Friday, February 24, 2012

Kindergarten Patterned Owls

Kindergarten recently worked on patterns, and I thought that owls would be a cute project for them to use their patterns on. This started out as a guided drawing, but once every student had a basic owl shape, they got to draw whatever patterns they wanted. They used crayons first, and then watercolor on top. I love the look of watercolor resist, and it's fun for the kindergartners to learn that technique!

As an artist, the idea of a guided drawing sometimes really turns me off. Students should be free to be expressive and creative. Cookie cutter projects where every student's project is the same are crafts, not art, and my students do real art.

However, I have found that starting out with a guided drawing can be good for young students (K and 1st) as long as there is lots of freedom later on. First of all, it gives students who are good at following directions (but not necessarily artsy) a chance to shine and be proud of themselves. Secondly, you can't think outside of the box if you don't have a box to start with! Those are my main two reasons to justify a guided drawing. At the end of the lesson, I noticed that no two owls are even remotely similar, so I think this lesson was a success!

Tuesday, February 21, 2012

6th Grade Op Art Paper Weaving

Several weeks ago I saw a wonderful lesson on weaving on the blog There's a Dragon in my Art Room. I really liked the project, and thought my 6th graders would be able to handle it. However, since my students have not done weaving in the past (unlike Phyl's students, who have done a weaving project every year, and are pros by the upper elementary years), jumping right into a complicated weaving project would be a challenge! So, I started with the easiest form of weaving: paper weaving! After looking at various works by Bridget Riley, my students created their own Op Art by cutting wavy, curved, or zig-zag slits in their paper. They colored their paper strips with analogous colors (had to throw some color theory in there!), and numbered them on the back before cutting so they could weave them in the right order. Some of these really turned out beautifully!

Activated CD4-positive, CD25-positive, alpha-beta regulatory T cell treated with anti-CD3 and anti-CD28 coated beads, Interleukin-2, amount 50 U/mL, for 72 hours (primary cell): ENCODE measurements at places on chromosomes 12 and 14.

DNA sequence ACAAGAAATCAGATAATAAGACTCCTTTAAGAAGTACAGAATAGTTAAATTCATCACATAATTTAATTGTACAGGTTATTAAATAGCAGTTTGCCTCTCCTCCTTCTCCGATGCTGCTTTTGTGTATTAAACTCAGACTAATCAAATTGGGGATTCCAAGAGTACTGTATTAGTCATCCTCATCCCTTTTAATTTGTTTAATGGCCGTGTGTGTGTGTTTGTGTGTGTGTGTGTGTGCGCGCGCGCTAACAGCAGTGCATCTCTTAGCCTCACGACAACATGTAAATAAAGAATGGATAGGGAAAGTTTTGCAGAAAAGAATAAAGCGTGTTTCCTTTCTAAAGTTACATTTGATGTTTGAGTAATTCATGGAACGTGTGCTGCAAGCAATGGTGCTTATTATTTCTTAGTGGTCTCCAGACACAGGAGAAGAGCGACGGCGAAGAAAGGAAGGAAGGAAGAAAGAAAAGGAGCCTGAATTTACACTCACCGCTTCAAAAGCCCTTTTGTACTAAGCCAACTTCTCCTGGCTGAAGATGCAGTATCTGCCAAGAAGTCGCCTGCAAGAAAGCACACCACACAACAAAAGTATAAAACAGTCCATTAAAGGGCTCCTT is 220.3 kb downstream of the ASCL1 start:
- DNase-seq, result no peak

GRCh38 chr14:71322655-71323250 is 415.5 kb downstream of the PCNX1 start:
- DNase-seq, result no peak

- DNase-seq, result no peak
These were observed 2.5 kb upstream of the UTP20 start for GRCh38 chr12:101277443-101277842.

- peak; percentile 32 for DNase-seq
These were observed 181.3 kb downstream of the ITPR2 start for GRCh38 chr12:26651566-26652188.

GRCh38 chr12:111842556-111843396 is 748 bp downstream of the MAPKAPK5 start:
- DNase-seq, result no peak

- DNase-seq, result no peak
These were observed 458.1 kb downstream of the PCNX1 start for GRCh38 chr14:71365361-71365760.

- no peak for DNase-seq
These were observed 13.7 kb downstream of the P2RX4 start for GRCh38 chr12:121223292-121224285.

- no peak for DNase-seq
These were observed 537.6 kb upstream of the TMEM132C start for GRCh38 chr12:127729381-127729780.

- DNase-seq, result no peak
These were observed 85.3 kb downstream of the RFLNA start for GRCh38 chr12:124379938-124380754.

Saturday, February 11, 2012

Special Needs

It always makes me proud when my students show maturity beyond their age. Often, it is hard for young children to understand how to treat someone who is different.

One of the 2nd grade classes at my school has a boy who has a severe case of ADHD. His attention span is very short, and he is very impatient. However, he gets along with others very well, and I have really enjoyed getting to know him. I don't know how much the other 2nd graders understand about ADHD, but they all are aware that he is very impatient and gets frustrated if something takes a long time.

This week, my K-2 classes are taking a break from my regular curriculum to do a coloring contest for a "Cash for College" contest. They have to color a piggy bank, and then answer some questions about saving money. My ADHD student (I'll call him Johnny) came in late because he had been spending time with his high school mentor.